These ‘accidents’ variously yield humour and fortitude, or reveal the strengths and weaknesses of relationships or result in uncomprehending despair and infinite frustration—the athlete is literally driven up the wall, repeatedly rushing at and bounding up CarriageWorks’ craggy stonework. Amidst such indeterminacy it’s odd that the figure who opened the performance, pondering a leap, returns to muse over a famous tightrope walk between skyscrapers in New York, picking over its meanings — sublime or absurd, inspirational? “Could I ever risk that? Am I ever that alive?” The victims of strange and not so strange accidents in Not In A Million Years have not taken undue risks (you might not like to paraglide, but many thousands do) and in several cases they certainly feel less than alive after their ‘accidents,’ and certainly neither adventurous nor heroic—their will-power had been suspended.

As if to underline a swing to a more optimistic view of the effects of extreme happenstance, the athlete, seemingly freed of her coach, spins and sweeps through the expanse in the first palpably choreographed movements. She draws the other performers with her into a collective dance in silence, cutting neatly through the ‘snow,’ hands pushing back over heads, fingers pointing, legs weakening at the knees (reminiscent of those characters who earlier collapsed into the ‘snow’) but rising up, looking up, suppliant even, asking not “Could I ever risk that?” but “How could I endure those states of being, of suspended will and self, with their all too existential consequences?”

I’m not certain that Not In A Million Years is conceptually consistent or that it fully exploits the potential of its ‘snowscape’ design—visually or sonically—while the deployment of the ungainly mobile walls functionally detracts from the overall eeriness and the soundscore occasionally verges on the melodramatic. But it’s a thoughtful and often disturbing creation that conveys the unbearable lightness of unconsciousness. For a dance theatre work, curiously it’s the naturalism of the affecting performances from Elizabeth Ryan and Joshua Tyler (not least as the wife and erstwhile comatose husband) that provide Not In A Million Years with its emotional centre of gravity, as their world and others around them spin out of control. I’m looking forward, anxiously, to experiencing Not In A Million Years again at Dance Massive in Melbourne in March.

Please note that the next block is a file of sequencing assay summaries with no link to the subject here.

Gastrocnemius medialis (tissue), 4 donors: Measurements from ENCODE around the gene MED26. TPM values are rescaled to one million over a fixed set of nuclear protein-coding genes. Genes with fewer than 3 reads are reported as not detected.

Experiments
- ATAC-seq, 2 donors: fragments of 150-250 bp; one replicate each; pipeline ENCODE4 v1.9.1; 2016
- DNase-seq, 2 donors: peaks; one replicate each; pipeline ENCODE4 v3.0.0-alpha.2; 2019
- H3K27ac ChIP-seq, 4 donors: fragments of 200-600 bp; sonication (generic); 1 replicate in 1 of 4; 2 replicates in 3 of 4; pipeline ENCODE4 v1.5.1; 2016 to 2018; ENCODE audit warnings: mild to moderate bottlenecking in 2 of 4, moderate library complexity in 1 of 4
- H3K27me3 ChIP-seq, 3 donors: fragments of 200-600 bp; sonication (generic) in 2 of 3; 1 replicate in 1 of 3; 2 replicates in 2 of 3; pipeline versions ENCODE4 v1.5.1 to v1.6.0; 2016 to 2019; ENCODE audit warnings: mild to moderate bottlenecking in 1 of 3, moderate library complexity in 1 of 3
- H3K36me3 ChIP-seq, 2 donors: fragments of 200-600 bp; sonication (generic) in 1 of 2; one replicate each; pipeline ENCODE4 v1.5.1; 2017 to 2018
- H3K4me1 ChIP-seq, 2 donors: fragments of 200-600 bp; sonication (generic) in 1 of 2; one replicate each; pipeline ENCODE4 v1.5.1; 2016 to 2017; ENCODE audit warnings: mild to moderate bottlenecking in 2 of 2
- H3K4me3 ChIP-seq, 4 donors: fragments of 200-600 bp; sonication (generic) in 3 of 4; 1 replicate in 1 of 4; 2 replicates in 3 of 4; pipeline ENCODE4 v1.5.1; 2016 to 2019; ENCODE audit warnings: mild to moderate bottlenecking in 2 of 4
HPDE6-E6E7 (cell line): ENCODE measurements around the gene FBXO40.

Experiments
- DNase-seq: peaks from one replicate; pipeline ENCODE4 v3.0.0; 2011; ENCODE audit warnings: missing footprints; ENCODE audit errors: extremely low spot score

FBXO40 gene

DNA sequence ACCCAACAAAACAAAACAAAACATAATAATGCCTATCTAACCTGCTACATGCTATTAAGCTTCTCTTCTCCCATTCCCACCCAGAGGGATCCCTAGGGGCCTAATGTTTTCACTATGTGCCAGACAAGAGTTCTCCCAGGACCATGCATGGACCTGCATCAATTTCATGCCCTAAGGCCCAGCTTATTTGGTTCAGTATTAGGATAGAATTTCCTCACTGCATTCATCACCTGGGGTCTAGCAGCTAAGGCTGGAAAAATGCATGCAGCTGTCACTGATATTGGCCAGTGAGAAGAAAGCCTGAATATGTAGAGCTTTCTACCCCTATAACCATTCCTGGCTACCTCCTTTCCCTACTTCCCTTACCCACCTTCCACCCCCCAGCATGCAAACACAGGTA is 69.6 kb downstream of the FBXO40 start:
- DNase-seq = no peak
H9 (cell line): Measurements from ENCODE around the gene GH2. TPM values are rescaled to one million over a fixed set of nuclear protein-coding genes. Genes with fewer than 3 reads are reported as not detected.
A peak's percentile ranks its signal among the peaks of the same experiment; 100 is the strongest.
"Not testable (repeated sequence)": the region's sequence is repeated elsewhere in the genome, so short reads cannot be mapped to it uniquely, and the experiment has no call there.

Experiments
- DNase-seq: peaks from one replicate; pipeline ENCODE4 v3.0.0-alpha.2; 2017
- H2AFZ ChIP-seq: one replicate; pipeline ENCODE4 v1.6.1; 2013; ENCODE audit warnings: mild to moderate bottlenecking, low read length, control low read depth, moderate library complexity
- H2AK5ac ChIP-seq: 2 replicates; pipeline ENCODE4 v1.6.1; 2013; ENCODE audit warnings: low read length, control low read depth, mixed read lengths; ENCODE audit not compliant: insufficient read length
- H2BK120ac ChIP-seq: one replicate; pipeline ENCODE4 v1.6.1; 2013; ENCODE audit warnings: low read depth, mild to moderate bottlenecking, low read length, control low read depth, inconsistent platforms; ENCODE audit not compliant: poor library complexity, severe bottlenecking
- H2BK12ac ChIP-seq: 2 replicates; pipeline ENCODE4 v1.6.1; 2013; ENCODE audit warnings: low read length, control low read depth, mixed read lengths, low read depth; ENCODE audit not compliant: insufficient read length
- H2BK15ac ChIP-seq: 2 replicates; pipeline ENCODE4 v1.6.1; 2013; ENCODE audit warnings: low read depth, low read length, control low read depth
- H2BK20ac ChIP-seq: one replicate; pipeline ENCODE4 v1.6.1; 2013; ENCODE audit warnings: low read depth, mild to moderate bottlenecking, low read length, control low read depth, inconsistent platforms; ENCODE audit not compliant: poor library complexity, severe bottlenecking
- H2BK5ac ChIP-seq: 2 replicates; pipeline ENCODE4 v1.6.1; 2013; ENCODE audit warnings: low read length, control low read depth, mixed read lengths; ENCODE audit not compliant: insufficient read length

Keith Gallasch, RealTime

“…Force Majeure…have created a bold, beautiful, thought-provoking work that defies the boundaries of dance, theatre and the barriers between.”
Diana Simmonds, Stage Noise – Read more…


Force Majeure is back with a bang

KATE CHAMPION’S new work opens with a pas de deux so subtle, inventive and heartstoppingly beautiful it takes your breath away and replaces oxygen with tears and wonder. Not In A Million Years was created by Champion, Roz Hervey and Geoff Cobham and the title refers to the kinds of things that can happen to a person, otherwise ordinarily going about their lives, that you wouldn’t – couldn’t – ever imagine.